Edison Energy: With growing corporate demand and progressive policies, Canada could be the next big thing for renewables
By Elana Knopp, Senior Content Writer, Edison Energy
Edison Energy recently sat down with BRC-Canada advisory board member Jeremy Barretto, a partner in the Business Law Group at Cassels, Brock, and Blackwell, to discuss Canada’s growing renewable energy landscape. Edison Energy is a silver-level supporter of BRC-Canada.
In February 2020, Greengate Power Corporation and Copenhagen Infrastructure Partners announced an agreement to fund the development and construction of the 465 MW Travers Solar project, located near the small Village of Lomond in southern Alberta, Canada. The 35+ year project, which is located on privately-owned cultivated and grazing land, is expected to be fully operational by Q4 2022 and will be the largest solar farm in Canada to date.
The project is indicative of Canada’s growing renewable landscape, with deals to buy renewable energy to supply corporate demand now among the biggest drivers of new wind and solar energy development across the country. Last year was a record breaker for new corporate renewable energy procurement, with the largest number of deals ever announced in a single year–nearly tripling all previous years combined.
Alberta, in particular, has seen a growing and diverse list of commercial, industrial, and institutional entities purchasing renewable energy. The nearly two dozen deals will cumulatively support 2,277 MW of new wind and solar development, bringing $3.75 billion in investment and 4,500 jobs to Alberta’s economy.
Business Renewables Centre-Canada (BRC) has been at the forefront of this growth. The nonprofit is seeking to catalyze the market for non-utility procurement in Canada to grow renewable energy development, with a goal to help corporations and institutions procure 2 GW of renewable energy by 2025.
“I have heard about corporate renewable energy markets exploding and blossoming in the States and I was thinking, why aren’t we part of this story?” said Jeremy Barretto, a partner at Canadian law firm Cassels Brock & Blackwell LLP and a member of BRC-Canada’s Advisory Board. “And it’s happening, but I think it’s a very below-the-radar story. We have a market in Canada as big or bigger than New York or California that just doesn’t get any attention but it’s ripe for participation.”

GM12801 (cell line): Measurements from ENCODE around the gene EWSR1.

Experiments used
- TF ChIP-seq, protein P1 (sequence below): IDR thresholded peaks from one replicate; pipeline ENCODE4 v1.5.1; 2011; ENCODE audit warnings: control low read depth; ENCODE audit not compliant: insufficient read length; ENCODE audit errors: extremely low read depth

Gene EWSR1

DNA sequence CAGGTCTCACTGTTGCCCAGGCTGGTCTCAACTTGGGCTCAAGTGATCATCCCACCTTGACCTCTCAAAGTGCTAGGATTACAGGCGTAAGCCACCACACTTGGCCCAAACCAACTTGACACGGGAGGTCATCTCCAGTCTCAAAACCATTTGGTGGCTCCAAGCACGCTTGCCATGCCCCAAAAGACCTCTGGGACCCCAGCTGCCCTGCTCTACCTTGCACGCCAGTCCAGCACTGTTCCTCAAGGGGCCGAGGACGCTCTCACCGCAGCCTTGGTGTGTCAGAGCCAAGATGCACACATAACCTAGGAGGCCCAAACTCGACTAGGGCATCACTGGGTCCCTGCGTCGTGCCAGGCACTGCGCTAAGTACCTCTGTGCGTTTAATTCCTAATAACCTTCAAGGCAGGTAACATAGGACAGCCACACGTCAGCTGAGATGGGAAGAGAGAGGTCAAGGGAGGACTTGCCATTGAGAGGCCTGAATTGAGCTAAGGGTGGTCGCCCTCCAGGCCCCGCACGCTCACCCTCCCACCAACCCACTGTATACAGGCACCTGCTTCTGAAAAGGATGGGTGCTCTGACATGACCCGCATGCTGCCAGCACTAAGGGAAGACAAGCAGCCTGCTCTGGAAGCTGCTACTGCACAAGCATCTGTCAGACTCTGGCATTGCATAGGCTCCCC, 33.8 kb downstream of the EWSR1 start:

An early example of a project backed by a virtual power purchase agreement (VPPA), was the 29.2 MW Bull Creek Wind Facility, located in the Municipal District of Provost, Alberta, in commercial operation since 2015. The project represents a long-term PPA with Alberta Schools Commodities Purchasing Consortium.
“I consider it to be one of the first modern virtual PPAs in Alberta,” Barretto said. “That was a very unique project at the time because there wasn’t as much activity in renewable energy. We didn’t have economy-wide carbon pricing in Canada yet and these deals weren’t as common. But since then, there’s been rapid growth of the VPPA market, especially in the last three or four years, going north of 1.7 GW in Canada. These deals are concentrated in the Province of Alberta where they have a deregulated market similar to ERCOT in Texas. Alberta is the centerpiece of growth of corporate renewable energy deals in Canada but we’re also seeing project development in other provinces. It’s definitely a sector that is growing across the country.”
While Alberta is currently the easiest market for generators of renewable electricity or companies that want to transact in renewable electricity, other Canadian provinces like Nova Scotia are also seeking ways within their own systems to drive private renewable energy deals.
This is being driven by Canada’s net-zero target by 2050. In addition, the country recently submitted its enhanced Nationally Determined Contribution (NDC) to the United Nations, committing to cut greenhouse gas emissions (GHG) by 4045 percent below 2005 levels by 2030.
Canada’s NDC submission outlines a series of investments, regulations, and measures that the country is taking in pursuit of its ambitious target, which includes input from provincial, territorial, and Indigenous partners. The submission represents Canada’s first emissions reduction target that is enshrined in law under the new Canadian Net-Zero Emissions Accountability Act.
A major driver of renewable energy can also be attributed to Canada’s federal carbon pricing regulation, which exists in every jurisdiction across the country.
“As in the States, each province has their own systems for large emitters and consumers, but the federal government in Canada came through with legislation if a local province does not impose its own carbon price,” Barretto said. “We are seeing some oil and gas companies enter into contracts for renewable energy, in part to offset emissions they may have through their operations.”